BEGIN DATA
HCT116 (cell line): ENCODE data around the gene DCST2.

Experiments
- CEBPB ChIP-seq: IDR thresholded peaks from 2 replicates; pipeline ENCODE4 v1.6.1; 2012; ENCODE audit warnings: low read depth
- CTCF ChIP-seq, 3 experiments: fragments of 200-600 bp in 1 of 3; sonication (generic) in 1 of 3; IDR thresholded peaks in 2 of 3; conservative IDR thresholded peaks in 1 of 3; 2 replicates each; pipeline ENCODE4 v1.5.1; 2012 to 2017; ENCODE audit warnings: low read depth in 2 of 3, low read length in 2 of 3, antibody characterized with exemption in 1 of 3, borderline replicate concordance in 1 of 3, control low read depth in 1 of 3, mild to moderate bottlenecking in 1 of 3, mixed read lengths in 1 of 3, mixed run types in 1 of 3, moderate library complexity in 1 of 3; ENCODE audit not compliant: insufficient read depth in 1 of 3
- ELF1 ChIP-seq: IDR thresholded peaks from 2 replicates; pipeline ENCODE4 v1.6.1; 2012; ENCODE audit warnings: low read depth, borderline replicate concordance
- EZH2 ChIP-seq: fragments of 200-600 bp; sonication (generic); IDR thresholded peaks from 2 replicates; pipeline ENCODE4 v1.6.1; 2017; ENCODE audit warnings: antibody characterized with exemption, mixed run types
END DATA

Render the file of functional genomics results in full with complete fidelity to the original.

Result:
HCT116 (cell line): ENCODE data around the gene DCST2.

Experiments
- CEBPB ChIP-seq: IDR thresholded peaks from 2 replicates; pipeline ENCODE4 v1.6.1; 2012; ENCODE audit warnings: low read depth
- CTCF ChIP-seq, 3 experiments: fragments of 200-600 bp in 1 of 3; sonication (generic) in 1 of 3; IDR thresholded peaks in 2 of 3; conservative IDR thresholded peaks in 1 of 3; 2 replicates each; pipeline ENCODE4 v1.5.1; 2012 to 2017; ENCODE audit warnings: low read depth in 2 of 3, low read length in 2 of 3, antibody characterized with exemption in 1 of 3, borderline replicate concordance in 1 of 3, control low read depth in 1 of 3, mild to moderate bottlenecking in 1 of 3, mixed read lengths in 1 of 3, mixed run types in 1 of 3, moderate library complexity in 1 of 3; ENCODE audit not compliant: insufficient read depth in 1 of 3
- ELF1 ChIP-seq: IDR thresholded peaks from 2 replicates; pipeline ENCODE4 v1.6.1; 2012; ENCODE audit warnings: low read depth, borderline replicate concordance
- EZH2 ChIP-seq: fragments of 200-600 bp; sonication (generic); IDR thresholded peaks from 2 replicates; pipeline ENCODE4 v1.6.1; 2017; ENCODE audit warnings: antibody characterized with exemption, mixed run types